An Interesting Fact About Every Single Circle Line Station | Tube Trivia
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Circle Line

You’re probably here because of our list, An Interesting Fact About Every London Tube Station.

Now, like the Underground itself, the list is pretty huge. And also like the Underground, we thought we’d make it easier to navigate – so we also created a little splinter list dedicated to stations on The Circle Line. A list which, we decided to start at the perfectly arbitrary starting point of Paddington…

Paddington

B / Flickr

The track running towards Bayswater passes under 23-24 Leinster Road – a facade constructed to match neighbouring terrace houses. disguising where the original house was demolished to allow a gap in the tube system for steam trains to er…let off steam.

Royal Oak

Named after a nearby pub (still there, but now called The Porchester).

Westbourne Park

First station to be demolished. It was relocated in 1871.

Ladbroke Grove

Was originally called Notting Hill, but the name was changed to avoid confusion with Notting Hill Gate. There’s now a movement to change the name to Portobello Road, despite the fact that it’s not on Portobello Road. It’s on Ladbroke Grove.

Latimer Road

Is actually located half a kilometre away from Latimer Road.

Wood Lane

Newest station on the network, opened in October 2008.

Shepherd’s Bush Market

Until 2008, it was called Shepherd’s Bush until it was renamed to avoid confusion.

Goldhawk Road

The line running through Goldhawk Road station was active as early as 1864, yet no station opened there until 1914.

Hammersmith

Technically, it’s two stations – one District/Piccadilly, one Hammersmith & City/Circle. And to get from one to the other without walking would require a minimum of 10 stops and 3 changes.

Edgware Road

Has a “living wall” wall of plants outside the station, the only one in the underground network.

Baker Street

Has the most platforms of any tube station – 10.

Great Portland Street

Despite having three lines run through it, it only has one pair of tracks, making it one of the most intensely used parts of the network.

Euston Square

Was the place that the very first piece of work on the underground – or any underground railway on earth – took place. A shaft was sunk in January 1860 there.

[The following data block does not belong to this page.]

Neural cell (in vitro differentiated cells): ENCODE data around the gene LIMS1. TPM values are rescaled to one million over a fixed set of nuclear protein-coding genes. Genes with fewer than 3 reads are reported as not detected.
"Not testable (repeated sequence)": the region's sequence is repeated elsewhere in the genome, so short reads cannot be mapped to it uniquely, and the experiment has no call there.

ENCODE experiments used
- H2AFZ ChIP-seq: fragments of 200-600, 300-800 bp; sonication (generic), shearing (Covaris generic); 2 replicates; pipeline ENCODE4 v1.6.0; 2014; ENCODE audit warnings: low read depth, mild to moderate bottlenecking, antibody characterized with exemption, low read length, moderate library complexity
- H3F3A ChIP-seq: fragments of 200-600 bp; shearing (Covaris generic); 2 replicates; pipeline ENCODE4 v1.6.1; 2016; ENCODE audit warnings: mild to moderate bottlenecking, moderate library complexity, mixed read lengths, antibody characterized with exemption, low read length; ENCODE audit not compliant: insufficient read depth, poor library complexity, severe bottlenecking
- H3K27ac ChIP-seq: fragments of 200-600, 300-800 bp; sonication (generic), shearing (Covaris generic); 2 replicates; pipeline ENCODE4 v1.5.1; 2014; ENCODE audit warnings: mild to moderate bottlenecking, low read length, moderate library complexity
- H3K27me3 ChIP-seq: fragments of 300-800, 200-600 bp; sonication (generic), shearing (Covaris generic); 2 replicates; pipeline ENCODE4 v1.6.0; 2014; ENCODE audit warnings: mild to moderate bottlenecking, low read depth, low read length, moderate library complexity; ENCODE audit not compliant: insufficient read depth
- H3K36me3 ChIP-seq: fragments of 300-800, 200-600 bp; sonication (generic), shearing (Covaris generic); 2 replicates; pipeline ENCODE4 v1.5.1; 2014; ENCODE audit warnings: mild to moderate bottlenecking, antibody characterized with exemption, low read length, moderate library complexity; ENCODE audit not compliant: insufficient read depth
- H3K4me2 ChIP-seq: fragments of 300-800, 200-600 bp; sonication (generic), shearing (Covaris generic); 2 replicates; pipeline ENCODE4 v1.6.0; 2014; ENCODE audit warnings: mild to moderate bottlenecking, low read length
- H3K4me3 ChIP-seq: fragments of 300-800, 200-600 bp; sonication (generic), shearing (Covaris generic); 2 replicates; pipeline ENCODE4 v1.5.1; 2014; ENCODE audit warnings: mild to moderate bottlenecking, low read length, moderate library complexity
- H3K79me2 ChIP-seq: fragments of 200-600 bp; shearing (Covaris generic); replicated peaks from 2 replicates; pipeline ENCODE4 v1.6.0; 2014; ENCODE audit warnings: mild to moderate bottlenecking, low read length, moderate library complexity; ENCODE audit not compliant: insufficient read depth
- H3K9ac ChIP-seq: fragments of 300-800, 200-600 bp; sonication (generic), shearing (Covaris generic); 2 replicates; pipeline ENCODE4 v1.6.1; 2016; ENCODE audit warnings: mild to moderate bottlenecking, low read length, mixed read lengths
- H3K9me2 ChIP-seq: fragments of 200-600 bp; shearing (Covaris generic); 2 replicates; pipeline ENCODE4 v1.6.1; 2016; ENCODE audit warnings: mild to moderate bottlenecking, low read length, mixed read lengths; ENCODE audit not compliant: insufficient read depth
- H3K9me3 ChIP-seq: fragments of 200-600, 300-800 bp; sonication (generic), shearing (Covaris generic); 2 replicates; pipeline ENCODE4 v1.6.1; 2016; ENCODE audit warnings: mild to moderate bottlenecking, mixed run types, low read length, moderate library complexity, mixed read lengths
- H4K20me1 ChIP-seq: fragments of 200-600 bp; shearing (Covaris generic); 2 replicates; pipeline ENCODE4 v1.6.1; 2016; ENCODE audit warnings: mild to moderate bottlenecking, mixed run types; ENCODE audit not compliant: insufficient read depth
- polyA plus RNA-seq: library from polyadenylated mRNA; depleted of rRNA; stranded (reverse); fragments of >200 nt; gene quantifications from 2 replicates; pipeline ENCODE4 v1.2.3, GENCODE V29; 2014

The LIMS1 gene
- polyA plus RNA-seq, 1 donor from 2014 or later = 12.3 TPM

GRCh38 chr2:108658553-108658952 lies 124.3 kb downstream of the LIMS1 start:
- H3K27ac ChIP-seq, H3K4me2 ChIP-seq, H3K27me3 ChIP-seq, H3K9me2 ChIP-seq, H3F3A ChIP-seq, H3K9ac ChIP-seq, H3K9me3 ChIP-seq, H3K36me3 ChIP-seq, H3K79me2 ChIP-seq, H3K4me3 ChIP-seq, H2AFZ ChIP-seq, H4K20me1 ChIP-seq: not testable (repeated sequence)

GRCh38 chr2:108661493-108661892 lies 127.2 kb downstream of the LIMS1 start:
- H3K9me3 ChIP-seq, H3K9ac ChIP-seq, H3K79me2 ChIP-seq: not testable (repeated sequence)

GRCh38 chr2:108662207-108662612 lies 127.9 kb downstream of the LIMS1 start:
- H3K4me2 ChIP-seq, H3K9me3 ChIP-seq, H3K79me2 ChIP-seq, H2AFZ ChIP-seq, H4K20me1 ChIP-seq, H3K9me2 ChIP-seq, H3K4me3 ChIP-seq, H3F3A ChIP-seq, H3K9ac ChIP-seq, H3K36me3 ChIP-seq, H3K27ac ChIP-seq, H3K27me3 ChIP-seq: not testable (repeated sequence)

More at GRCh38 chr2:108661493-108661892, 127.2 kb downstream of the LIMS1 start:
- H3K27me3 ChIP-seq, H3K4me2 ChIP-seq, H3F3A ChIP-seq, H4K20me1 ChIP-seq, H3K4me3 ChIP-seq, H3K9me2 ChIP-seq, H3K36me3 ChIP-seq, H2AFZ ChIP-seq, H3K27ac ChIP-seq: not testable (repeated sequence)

King’s Cross St Pancras

Has the shortest lift shaft on the network, at just 2.3 metres.

Farringdon

Originally designed to transport livestock to Smithfield market – there are still cattle ramps onto the street West Smithfield for this purpose.

Barbican

The tube’s first rail disaster happened here. 4 people died …and the trains were running again within half an hour.

Moorgate

Has a virtually unknown second underground line which starts here – the Northern City Line runs from Moorgate to Finsbury Park.

Liverpool Street

Built on the original site of the Bethlehem (Bedlam) mental asylum.

Aldgate

Is built directly on top of a vast plague pit, where thousands of bodies are apparently buried. No-one knows quite how many.

Tower Hill

King Henry VIII beheaded noble traitors to the crown and two of his wives here. Not like, in the station, but next door to it.

Monument

It’s original name, Eastcheap, lasted precisely one month before it was changed to Monument.

Cannon Street

Named after Cannons, a vast house built on the site in 1724 at the cost of £28m (adjusted for inflation). It was demolished and sold off brick by brick 20 years later.

Mansion House

Has all five vowels in its name.

Blackfriars

Reflected Serendipity / Flickr

In January 2014 the Blackfriars Railway Bridge became the world’s largest solar-powered bridge, having been covered with 4,400 photovoltaic panels providing up to half of the energy for the station.

Temple

On the columns at Temple station, there are small temple-shaped emblems at the bases.

Embankment

Has a huge, empty substation attached to it, abandoned since 1957. Called ‘Pages Walk’ it’s behind a blast door in the station, and is so large it’s been proposed as a possible nightclub location.

Westminster

Excavations for creating the deep level Jubilee line platforms caused Big Ben to move 35millimeters. Any more, and the tower would have cracked and possibly collapsed.

St James’s Park

Is a Grade 1 listed building, making station improvements considerably difficult.

Victoria

Plays a key role in Oscar Wilde’s ‘The Importance of Being Earnest’ – the main character was discovered as a baby in a handbag in the station.

Sloane Square

City Transport Info / Flickr

The River Westbourne runs through the station – it was redirected through its own little bridge suspended over the main platform.

South Kensington

Between South Kensington and Knightsbridge, the tube steers away from following the road above it in order to avoid a large plague pit.

Gloucester Road

Ian Wright / Flickr

Has a disused platform that’s used as an art exhibition. (Technically making it a used platform.)

High Street Kensington

Once had a waiting room for passengers who didn’t fancy the platform. This was changed into a break room for drivers.

Notting Hill Gate

The reason it’s called Notting Hill Gate is because it was literally a gate: it used to be a toll road.

Bayswater

Was originally called Queen’s Road (Bayswater), but the name was changed to avoid confusion with Queensway, which was also called Queen’s Road. And the kicker? There is no Queen’s Road in Kensington.

 


Check out the other lines right HERE.


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